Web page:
Sanyo Xacti VPC-HD2000 review
Having only released its Xacti VPC-HD1010 very recently, it came as a surprise to discover that Sanyo was planning to release yet another new flagship dual camera so soon. But here it is: the Xacti HD2000 is due to hit the shops in March, with just a few months in between.
To look at it seems identical to its predecessor. It’s a pistol grip design, as with many of Sanyo’s camcorder-cum-snappers, and we have the same reservations about this one as we had with the HD1010. The grip is too small and slippery for such a chunky camera and the controls are a bit awkward to reach.
But though the ergonomics haven’t seen any improvement at all, and neither has the rather fiddly joystick-drive menu system, in terms of raw specifications, the HD2000 posts several notable advances. Instead of shooting in 1080p/60i, the HD2000 ups the specifications to an astonishing 60 frames per second at 1920 x 1080. It’s the first camcorder we’ve seen to boast such a high end feature.
Other extras include a 16x zoom – up on the 10x of its predecessor – and a number of other features that range from the fun to the gimmicky. The 8mp stills camera mode boasts a 12fps burst mode function, and if you drop the video resolution you can record ultra-slow motion sequences – at 240fps in 448 x 336 resolution and 600fps in 192 x 108 resolution.
As long as you’re aware that you’ll have to own a powerful PC to play back the 24Mbit/sec H.264 MP4 footage let alone edit and render it without grinding your teeth to stumps in frustration (there’s no guarantee your favoured video editing package will support it either) – you’ll get pretty good looking footage.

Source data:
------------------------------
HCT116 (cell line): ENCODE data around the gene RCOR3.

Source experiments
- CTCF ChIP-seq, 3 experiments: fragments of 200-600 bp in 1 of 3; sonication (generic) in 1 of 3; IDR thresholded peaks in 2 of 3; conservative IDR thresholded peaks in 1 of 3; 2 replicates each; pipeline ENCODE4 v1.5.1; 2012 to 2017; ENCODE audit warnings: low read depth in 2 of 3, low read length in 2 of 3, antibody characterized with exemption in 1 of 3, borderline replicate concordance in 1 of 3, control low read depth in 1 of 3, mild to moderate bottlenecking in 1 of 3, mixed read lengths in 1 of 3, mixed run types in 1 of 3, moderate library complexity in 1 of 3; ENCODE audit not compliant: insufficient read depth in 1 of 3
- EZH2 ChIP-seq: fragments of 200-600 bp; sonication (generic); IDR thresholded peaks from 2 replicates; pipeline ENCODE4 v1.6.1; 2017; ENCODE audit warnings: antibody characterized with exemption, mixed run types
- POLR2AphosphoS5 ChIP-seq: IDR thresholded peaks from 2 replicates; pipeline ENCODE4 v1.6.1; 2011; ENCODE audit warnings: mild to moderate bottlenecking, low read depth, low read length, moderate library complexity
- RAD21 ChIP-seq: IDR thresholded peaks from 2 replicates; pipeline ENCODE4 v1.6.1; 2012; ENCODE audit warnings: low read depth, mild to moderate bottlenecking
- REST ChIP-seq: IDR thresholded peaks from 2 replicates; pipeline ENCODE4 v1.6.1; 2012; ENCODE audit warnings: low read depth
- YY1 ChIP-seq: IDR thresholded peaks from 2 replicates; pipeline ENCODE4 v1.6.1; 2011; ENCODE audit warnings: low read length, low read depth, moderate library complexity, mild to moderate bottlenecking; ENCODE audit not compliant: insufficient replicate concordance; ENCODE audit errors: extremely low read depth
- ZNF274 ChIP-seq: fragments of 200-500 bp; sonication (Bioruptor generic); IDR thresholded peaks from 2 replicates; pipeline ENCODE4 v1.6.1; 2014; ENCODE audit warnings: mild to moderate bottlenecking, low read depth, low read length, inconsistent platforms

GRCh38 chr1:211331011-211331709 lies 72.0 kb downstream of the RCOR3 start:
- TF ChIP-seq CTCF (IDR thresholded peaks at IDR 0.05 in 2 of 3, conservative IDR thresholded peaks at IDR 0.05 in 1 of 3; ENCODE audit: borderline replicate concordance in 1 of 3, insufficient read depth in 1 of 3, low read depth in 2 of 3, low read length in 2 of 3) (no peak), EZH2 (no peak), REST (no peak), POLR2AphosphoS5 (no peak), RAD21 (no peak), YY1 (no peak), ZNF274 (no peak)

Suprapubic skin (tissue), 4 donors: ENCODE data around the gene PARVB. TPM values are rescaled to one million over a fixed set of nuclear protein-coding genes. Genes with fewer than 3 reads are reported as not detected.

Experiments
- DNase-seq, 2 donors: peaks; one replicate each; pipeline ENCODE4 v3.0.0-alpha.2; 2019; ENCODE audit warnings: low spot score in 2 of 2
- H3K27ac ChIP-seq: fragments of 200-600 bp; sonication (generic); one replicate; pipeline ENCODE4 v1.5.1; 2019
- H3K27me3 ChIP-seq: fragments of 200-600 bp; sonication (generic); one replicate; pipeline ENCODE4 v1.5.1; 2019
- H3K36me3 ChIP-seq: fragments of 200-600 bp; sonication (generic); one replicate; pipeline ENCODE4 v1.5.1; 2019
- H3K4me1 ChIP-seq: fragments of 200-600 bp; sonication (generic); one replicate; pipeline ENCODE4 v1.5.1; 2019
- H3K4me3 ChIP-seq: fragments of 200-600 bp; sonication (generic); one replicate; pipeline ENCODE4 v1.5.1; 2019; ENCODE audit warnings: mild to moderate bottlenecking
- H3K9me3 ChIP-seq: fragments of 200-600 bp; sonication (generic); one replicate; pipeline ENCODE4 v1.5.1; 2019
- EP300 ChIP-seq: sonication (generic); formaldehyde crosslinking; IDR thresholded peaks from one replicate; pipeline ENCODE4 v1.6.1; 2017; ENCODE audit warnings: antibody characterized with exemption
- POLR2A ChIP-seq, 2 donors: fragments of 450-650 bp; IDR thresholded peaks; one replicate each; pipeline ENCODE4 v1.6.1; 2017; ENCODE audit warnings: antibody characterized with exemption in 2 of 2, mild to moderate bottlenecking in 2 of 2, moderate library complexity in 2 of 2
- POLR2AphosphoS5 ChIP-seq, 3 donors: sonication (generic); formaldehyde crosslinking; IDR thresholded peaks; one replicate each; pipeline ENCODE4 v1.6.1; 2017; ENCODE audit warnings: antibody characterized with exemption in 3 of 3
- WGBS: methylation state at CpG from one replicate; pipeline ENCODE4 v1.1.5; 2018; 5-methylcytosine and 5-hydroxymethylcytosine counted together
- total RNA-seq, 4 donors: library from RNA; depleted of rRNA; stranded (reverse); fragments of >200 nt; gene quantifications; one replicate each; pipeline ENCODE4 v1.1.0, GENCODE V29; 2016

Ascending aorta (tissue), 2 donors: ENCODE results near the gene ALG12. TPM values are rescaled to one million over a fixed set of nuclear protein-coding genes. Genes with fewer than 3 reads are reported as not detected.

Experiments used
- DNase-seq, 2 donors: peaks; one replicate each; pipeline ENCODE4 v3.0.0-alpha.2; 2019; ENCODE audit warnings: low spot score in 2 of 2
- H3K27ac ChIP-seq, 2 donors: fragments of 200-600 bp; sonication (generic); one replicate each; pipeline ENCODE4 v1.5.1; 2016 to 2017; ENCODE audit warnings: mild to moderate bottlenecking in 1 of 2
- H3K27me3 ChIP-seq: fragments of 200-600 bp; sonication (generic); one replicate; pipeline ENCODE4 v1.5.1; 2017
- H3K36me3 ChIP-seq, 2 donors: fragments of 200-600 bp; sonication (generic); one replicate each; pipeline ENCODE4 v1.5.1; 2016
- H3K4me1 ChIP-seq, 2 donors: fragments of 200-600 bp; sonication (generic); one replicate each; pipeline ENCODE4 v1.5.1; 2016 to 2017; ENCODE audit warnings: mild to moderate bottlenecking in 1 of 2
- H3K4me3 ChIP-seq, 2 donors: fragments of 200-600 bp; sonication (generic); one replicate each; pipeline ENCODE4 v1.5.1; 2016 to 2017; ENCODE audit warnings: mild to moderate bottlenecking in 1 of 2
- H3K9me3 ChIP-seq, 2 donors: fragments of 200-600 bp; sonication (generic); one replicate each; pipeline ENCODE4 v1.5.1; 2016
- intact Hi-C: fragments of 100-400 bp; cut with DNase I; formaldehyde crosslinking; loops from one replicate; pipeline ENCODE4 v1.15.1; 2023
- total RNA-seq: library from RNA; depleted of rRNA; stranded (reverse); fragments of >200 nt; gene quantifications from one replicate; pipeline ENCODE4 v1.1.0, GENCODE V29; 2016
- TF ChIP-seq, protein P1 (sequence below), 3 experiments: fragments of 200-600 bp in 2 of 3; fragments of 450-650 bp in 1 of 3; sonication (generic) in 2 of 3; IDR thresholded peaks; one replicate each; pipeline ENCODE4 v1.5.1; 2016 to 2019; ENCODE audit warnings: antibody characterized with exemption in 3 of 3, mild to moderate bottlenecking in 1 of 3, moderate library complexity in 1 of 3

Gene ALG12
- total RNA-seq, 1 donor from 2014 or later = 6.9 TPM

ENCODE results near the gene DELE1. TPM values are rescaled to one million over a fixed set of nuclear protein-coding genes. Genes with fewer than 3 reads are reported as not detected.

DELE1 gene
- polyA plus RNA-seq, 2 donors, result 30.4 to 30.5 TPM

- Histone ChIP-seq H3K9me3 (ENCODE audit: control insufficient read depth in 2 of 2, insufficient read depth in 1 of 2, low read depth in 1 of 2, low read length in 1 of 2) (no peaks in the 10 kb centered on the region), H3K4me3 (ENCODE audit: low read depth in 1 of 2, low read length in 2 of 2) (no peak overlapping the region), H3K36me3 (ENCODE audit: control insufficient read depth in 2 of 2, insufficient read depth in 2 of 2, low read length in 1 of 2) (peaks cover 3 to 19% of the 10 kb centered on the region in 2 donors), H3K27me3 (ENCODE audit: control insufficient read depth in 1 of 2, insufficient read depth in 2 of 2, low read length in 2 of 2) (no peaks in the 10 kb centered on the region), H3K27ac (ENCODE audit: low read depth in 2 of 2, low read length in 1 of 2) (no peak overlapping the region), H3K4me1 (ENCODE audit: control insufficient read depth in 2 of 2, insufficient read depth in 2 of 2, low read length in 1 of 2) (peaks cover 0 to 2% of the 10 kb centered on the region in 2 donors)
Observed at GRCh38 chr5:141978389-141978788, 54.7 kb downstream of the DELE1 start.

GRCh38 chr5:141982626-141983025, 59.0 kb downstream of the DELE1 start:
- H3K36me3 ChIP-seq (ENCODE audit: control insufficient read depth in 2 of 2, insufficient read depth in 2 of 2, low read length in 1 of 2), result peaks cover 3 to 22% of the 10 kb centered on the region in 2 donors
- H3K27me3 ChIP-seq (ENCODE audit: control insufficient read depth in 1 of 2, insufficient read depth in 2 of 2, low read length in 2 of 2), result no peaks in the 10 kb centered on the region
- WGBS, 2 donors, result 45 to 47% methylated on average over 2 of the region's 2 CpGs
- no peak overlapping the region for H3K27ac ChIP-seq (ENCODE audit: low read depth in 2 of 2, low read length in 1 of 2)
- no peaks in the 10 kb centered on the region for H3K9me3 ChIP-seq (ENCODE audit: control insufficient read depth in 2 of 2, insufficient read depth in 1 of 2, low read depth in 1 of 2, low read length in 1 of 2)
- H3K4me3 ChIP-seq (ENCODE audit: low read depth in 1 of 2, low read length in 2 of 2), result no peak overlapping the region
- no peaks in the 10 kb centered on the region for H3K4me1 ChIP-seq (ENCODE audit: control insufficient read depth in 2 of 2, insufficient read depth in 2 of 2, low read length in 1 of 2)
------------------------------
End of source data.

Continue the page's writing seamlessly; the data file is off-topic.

Its low light performance is good without being particularly outstanding, but motion is super-smooth and in normal and bright light the results can be exceptional. Colours are well rendered too.
There’s also plenty of scope for adding accessories, with mini jack sockets for microphone and headphones, a threaded lens surround for telephoto and wide angle add-ons, plus a hot shoe connector behind the pop-up flash on top.
In photo mode, there’s loads of manual control on offer, from spot focusing to aperture and shutter priority modes to a fully manual mode – and the results can be pretty good.
In fact it photo quality is notable better than the HD1010’s with reduced chromatic aberrations and less barrel distortion. Take note, though – the autofocus still isn’t the slickest or quickest in the world – this camera won’t replace a top quality compact.
But as with previous Sanyo Xactis, the HD2000 is a very impressive compromise, combining an incredibly impressive specification with very decent video and stills quality.
For video fanatics, the Panasonic HDC-SD100 with its intuitive control system and all-round excellence still shades it, but this Sanyo is a great alternative – it adds up to more than the sum of its parts.
|Camcorder HD standard||1080p|
|Camcorder maximum video resolution||1920 x 1080|
|Camcorder recording format||MPEG-4, H.264|
|Camera optical zoom range||16.0x|
|Camera optical image stabilisation||yes|
|Electronic image stabilisation?||no|
|Number of sensors||1|
|Dimensions||70 x 41 x 111mm (WDH)|